Wiping end of pipe fitting with purple primer. Plumbing Techniques:

Gluing PVC Pipe and Fittings

 
In This Article:

Purple primer is applied to PVC pipe fittings and pipe. When dry, PVC cement is applied and the pipe inserted into the fitting while rotating a quarter-turn.

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Skill Level: 2-3 (Basic to Intermediate) Time Taken: A Few Minutes

By , Editor

Start:

Joining PVC plastic pipe can be quick and simple when the proper procedures are followed. For best results the ends of the pipe should be cut reasonably straight. See Cutting PVC Pipe for more information.

Applying purple primer to hub of PVC pipe fitting. When I'm gluing PVC pipe together, the first thing I do is apply some purple primer to the hub of the pipe fittings.

 

Then I apply primer to the end of the pipe.

I let the primer dry for a minute before applying cement.

Priming the end of PVC pipe.

 

PVC cement being applied to hub of pipe fitting.\ When the primer is dry, I apply some clear PVC cement to the hub of the pipe fitting.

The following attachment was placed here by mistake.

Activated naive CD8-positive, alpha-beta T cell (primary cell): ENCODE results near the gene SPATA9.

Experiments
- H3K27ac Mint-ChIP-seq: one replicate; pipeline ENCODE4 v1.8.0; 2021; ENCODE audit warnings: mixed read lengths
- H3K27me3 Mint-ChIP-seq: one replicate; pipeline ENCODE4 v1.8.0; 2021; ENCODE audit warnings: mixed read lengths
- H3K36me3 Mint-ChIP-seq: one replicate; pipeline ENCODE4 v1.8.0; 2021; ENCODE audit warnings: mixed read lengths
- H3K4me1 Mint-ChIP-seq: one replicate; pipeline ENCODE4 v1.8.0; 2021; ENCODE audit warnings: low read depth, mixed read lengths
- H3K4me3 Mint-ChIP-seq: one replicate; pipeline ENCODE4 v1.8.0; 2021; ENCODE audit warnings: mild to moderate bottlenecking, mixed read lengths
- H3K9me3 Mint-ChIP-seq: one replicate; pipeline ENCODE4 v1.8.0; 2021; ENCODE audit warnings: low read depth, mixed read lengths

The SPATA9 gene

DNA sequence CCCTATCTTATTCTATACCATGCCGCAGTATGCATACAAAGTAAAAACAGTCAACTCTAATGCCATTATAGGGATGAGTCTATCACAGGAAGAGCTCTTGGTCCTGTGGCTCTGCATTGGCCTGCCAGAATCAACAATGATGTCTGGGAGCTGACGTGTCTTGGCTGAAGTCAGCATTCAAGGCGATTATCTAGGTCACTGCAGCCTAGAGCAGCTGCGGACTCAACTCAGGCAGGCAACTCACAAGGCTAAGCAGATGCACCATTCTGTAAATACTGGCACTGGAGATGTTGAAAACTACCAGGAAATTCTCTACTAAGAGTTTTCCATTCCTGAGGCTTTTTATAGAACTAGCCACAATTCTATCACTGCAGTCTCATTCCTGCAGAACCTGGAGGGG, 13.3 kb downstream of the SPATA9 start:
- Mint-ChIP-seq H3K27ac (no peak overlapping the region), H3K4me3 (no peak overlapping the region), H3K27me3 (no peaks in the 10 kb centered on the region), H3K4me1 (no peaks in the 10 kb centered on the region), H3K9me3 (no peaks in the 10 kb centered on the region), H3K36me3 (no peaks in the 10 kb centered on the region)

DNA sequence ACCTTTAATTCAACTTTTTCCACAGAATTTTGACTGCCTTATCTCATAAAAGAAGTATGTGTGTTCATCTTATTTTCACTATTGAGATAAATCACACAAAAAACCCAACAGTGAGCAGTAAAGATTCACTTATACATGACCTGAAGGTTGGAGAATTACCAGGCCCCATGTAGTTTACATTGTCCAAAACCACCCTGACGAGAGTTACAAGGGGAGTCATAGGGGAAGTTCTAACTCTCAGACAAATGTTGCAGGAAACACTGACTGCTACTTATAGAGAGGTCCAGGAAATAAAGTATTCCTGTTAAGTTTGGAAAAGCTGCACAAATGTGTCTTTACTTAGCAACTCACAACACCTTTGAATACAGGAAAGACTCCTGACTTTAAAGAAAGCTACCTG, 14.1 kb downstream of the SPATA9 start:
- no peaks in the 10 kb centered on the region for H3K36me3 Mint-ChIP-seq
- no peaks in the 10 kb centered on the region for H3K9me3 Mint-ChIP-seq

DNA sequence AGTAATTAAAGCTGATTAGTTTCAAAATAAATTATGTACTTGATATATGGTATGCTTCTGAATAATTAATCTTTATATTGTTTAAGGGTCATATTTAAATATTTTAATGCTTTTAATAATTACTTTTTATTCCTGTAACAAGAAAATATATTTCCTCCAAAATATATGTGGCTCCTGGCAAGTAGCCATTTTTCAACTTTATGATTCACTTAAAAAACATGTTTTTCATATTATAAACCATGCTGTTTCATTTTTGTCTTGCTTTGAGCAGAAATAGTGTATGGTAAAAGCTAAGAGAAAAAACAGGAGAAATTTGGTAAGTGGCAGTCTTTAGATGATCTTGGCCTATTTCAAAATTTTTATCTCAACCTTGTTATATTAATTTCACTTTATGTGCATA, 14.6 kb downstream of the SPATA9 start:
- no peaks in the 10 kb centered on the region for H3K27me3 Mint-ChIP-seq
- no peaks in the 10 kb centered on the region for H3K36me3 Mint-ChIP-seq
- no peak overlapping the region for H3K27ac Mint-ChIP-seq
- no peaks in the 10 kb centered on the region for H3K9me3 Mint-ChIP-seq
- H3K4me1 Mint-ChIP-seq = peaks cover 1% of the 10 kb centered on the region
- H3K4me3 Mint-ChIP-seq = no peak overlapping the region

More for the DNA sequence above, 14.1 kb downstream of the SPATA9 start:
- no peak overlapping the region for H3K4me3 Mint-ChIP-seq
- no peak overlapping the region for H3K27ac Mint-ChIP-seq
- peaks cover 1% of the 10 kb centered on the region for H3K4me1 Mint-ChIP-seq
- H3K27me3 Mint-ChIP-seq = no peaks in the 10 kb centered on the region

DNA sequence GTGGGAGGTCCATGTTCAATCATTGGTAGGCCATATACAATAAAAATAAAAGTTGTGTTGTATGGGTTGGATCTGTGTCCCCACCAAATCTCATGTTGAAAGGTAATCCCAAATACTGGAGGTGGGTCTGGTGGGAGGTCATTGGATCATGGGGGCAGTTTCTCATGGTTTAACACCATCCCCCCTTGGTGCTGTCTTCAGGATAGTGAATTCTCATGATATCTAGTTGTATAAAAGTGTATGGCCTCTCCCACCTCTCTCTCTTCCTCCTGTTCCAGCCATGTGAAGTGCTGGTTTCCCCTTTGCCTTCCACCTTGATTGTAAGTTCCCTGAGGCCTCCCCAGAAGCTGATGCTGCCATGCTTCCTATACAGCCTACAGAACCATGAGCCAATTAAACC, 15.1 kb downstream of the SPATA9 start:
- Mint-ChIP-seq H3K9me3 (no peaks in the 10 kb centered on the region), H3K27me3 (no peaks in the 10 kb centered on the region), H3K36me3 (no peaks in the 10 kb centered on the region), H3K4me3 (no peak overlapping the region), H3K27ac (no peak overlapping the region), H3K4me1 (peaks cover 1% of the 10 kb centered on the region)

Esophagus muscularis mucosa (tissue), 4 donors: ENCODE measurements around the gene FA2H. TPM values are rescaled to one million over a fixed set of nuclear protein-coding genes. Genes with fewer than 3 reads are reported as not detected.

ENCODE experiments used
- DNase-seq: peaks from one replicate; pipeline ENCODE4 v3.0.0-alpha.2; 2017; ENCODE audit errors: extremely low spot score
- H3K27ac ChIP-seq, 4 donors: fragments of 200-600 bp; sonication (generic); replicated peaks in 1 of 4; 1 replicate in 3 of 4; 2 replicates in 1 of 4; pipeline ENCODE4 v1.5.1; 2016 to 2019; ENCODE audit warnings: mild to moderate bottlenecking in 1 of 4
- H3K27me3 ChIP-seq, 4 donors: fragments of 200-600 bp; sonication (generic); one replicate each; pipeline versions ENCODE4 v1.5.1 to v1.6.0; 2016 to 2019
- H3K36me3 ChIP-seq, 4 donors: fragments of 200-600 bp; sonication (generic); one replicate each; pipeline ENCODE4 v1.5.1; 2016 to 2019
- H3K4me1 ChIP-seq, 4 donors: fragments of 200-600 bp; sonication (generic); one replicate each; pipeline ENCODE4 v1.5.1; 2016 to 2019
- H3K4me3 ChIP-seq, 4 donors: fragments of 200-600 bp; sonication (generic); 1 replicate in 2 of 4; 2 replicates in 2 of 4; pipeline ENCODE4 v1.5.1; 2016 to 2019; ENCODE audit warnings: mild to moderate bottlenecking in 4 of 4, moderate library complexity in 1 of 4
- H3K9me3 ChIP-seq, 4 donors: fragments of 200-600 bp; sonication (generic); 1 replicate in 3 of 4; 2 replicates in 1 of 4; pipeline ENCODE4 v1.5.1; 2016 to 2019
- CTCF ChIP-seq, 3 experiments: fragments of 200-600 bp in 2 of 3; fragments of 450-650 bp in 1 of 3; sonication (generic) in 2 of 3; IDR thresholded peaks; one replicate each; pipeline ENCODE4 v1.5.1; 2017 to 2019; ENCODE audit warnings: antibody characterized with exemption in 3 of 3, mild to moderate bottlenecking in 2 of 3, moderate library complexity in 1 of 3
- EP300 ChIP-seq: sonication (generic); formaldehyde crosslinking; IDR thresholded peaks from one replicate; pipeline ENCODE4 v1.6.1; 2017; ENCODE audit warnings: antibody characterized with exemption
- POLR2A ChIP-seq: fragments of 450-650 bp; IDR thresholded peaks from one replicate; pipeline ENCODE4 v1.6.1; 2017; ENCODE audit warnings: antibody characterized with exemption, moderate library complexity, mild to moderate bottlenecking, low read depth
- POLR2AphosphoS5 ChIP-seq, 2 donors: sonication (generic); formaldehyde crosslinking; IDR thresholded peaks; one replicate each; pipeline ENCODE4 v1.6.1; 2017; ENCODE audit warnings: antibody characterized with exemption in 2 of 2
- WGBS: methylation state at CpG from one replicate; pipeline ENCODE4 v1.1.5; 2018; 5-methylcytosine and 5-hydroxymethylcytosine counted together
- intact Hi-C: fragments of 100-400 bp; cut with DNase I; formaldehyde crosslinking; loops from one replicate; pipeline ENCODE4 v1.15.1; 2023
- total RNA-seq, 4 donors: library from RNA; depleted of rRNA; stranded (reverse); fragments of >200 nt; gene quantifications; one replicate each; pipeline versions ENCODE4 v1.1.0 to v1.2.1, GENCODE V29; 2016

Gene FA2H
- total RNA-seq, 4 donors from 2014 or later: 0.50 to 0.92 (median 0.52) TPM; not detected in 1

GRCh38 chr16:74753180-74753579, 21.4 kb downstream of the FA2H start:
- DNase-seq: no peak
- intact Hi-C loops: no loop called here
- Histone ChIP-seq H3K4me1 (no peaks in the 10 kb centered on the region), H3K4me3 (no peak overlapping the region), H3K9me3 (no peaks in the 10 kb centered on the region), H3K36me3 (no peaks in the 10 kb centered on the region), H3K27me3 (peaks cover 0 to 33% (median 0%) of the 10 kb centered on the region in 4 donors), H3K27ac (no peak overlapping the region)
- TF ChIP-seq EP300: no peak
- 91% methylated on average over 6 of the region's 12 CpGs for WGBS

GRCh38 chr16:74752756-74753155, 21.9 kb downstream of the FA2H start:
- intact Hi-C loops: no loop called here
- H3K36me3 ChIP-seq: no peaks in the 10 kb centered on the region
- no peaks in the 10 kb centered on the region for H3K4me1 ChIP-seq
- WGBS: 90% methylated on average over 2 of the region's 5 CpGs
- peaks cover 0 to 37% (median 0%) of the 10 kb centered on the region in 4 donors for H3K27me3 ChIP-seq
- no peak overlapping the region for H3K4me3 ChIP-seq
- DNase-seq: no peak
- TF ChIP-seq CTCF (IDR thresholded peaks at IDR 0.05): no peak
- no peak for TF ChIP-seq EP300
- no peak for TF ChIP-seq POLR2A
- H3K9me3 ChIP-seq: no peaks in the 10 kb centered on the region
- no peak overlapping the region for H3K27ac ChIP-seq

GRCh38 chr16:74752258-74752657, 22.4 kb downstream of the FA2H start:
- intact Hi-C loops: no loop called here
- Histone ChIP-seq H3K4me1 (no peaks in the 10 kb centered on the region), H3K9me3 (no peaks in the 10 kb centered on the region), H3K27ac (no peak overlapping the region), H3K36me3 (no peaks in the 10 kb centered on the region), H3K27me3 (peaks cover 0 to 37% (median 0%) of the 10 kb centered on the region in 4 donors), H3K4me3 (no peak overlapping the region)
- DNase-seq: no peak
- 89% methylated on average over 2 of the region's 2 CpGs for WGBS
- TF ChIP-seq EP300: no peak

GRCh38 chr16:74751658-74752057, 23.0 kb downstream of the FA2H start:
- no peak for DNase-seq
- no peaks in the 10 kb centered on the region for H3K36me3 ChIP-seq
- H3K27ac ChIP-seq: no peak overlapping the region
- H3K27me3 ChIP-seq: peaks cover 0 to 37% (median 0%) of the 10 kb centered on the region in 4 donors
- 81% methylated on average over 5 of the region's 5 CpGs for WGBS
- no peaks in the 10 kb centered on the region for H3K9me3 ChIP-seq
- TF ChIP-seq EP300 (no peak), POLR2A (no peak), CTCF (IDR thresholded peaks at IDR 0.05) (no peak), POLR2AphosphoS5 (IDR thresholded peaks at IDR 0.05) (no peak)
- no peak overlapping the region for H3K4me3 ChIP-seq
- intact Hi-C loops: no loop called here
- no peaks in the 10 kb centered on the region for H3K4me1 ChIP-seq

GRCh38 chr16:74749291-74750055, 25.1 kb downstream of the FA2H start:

Then I apply glue to the end of the pipe.

(By applying glue to the hub first, I can set the fitting down and not need to worry about the glue touching the work surface.)

 

Then I push the pipe into the fitting WHILE turning the pipe about one-quarter turn.

BUT... I keep pushing the pipe into fitting. Often the pipe will "bounce" out of the fitting part way, so I keep the parts held together for a minute until the glue has a chance to harden.

PVC pipe being pushed into fitting and turned a quarter-turn.

 

Wiping excess PVC cement from pipe joint. While holding the pipe and fitting together, I wipe off the excess glue with a paper towel.

The glue joint seems to dry faster if the excess glue is wiped off.

 

Within a minute or two of applying the glue the joint is ready for use... unless the temperature is colder than 50 degrees F... in which case the glue dries much more slowly.

 

Warning - Cement and Plumbing Codes:

There are different types of plastic plumbing cement available, such as multi-purpose cement that can be used for PVC, CPVC, and ABS. Multi-purpose cement may not be code-approved for use on drain lines.

I discovered this the hard way many years ago when I built an addition to my house. The plumbing inspector made me replace ALL of my new drain plumbing because I used the multi-purpose cement instead of the clear PVC cement.

PVC pipe fittings often must use glue with the UPC symbol. The inspector told me that the can of cement needed to be labeled with the UPC symbol (that's Uniform Plumbing Code) for use anywhere except vent lines.

My solution is to avoid buying multi-purpose cement.

 

More Info:

Tools Used:

  • None

Materials Used:

  • PVC Primer/Cleaner
  • PVC Cement, UPC Approved
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Written July 31, 2007